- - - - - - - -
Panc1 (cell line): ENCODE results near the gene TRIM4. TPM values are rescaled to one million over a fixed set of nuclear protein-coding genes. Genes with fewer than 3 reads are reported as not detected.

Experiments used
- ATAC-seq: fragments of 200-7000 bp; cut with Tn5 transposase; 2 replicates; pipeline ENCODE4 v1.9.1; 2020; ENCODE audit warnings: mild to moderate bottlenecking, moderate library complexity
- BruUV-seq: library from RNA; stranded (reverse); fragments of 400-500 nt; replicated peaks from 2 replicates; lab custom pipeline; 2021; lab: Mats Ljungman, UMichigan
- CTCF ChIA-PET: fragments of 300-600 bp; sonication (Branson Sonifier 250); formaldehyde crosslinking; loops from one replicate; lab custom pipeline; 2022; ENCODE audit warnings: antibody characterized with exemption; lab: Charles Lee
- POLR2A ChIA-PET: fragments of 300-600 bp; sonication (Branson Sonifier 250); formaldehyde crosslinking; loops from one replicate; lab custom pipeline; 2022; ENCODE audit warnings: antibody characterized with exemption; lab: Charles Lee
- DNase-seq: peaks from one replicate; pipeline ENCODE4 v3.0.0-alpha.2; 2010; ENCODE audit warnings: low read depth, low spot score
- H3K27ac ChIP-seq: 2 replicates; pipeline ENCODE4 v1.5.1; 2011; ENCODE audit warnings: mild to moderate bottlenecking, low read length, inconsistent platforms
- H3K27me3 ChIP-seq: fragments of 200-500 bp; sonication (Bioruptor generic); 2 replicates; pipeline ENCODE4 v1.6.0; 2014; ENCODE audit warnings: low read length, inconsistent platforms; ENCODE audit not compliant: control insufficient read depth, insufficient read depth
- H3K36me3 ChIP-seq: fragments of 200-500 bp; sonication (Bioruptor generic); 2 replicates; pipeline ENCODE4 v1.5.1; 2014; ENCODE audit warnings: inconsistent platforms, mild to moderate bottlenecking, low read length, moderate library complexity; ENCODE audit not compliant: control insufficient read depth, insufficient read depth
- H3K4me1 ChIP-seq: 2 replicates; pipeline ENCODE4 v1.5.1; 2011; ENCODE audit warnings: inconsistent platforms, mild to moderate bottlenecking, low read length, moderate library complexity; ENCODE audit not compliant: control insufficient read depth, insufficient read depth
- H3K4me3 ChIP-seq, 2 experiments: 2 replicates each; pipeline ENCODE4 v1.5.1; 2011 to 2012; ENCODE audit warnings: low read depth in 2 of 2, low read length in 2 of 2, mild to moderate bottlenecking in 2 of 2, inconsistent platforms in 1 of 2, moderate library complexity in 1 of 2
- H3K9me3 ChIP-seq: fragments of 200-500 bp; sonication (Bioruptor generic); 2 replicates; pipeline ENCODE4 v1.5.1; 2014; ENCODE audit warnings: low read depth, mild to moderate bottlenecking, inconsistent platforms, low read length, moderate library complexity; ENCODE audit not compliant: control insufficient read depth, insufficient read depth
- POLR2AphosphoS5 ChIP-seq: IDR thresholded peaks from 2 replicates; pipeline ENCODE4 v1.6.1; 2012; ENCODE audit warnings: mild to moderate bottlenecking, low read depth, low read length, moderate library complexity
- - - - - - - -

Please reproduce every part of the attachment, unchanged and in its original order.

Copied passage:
Panc1 (cell line): ENCODE results near the gene TRIM4. TPM values are rescaled to one million over a fixed set of nuclear protein-coding genes. Genes with fewer than 3 reads are reported as not detected.

Experiments used
- ATAC-seq: fragments of 200-7000 bp; cut with Tn5 transposase; 2 replicates; pipeline ENCODE4 v1.9.1; 2020; ENCODE audit warnings: mild to moderate bottlenecking, moderate library complexity
- BruUV-seq: library from RNA; stranded (reverse); fragments of 400-500 nt; replicated peaks from 2 replicates; lab custom pipeline; 2021; lab: Mats Ljungman, UMichigan
- CTCF ChIA-PET: fragments of 300-600 bp; sonication (Branson Sonifier 250); formaldehyde crosslinking; loops from one replicate; lab custom pipeline; 2022; ENCODE audit warnings: antibody characterized with exemption; lab: Charles Lee
- POLR2A ChIA-PET: fragments of 300-600 bp; sonication (Branson Sonifier 250); formaldehyde crosslinking; loops from one replicate; lab custom pipeline; 2022; ENCODE audit warnings: antibody characterized with exemption; lab: Charles Lee
- DNase-seq: peaks from one replicate; pipeline ENCODE4 v3.0.0-alpha.2; 2010; ENCODE audit warnings: low read depth, low spot score
- H3K27ac ChIP-seq: 2 replicates; pipeline ENCODE4 v1.5.1; 2011; ENCODE audit warnings: mild to moderate bottlenecking, low read length, inconsistent platforms
- H3K27me3 ChIP-seq: fragments of 200-500 bp; sonication (Bioruptor generic); 2 replicates; pipeline ENCODE4 v1.6.0; 2014; ENCODE audit warnings: low read length, inconsistent platforms; ENCODE audit not compliant: control insufficient read depth, insufficient read depth
- H3K36me3 ChIP-seq: fragments of 200-500 bp; sonication (Bioruptor generic); 2 replicates; pipeline ENCODE4 v1.5.1; 2014; ENCODE audit warnings: inconsistent platforms, mild to moderate bottlenecking, low read length, moderate library complexity; ENCODE audit not compliant: control insufficient read depth, insufficient read depth
- H3K4me1 ChIP-seq: 2 replicates; pipeline ENCODE4 v1.5.1; 2011; ENCODE audit warnings: inconsistent platforms, mild to moderate bottlenecking, low read length, moderate library complexity; ENCODE audit not compliant: control insufficient read depth, insufficient read depth
- H3K4me3 ChIP-seq, 2 experiments: 2 replicates each; pipeline ENCODE4 v1.5.1; 2011 to 2012; ENCODE audit warnings: low read depth in 2 of 2, low read length in 2 of 2, mild to moderate bottlenecking in 2 of 2, inconsistent platforms in 1 of 2, moderate library complexity in 1 of 2
- H3K9me3 ChIP-seq: fragments of 200-500 bp; sonication (Bioruptor generic); 2 replicates; pipeline ENCODE4 v1.5.1; 2014; ENCODE audit warnings: low read depth, mild to moderate bottlenecking, inconsistent platforms, low read length, moderate library complexity; ENCODE audit not compliant: control insufficient read depth, insufficient read depth
- POLR2AphosphoS5 ChIP-seq: IDR thresholded peaks from 2 replicates; pipeline ENCODE4 v1.6.1; 2012; ENCODE audit warnings: mild to moderate bottlenecking, low read depth, low read length, moderate library complexity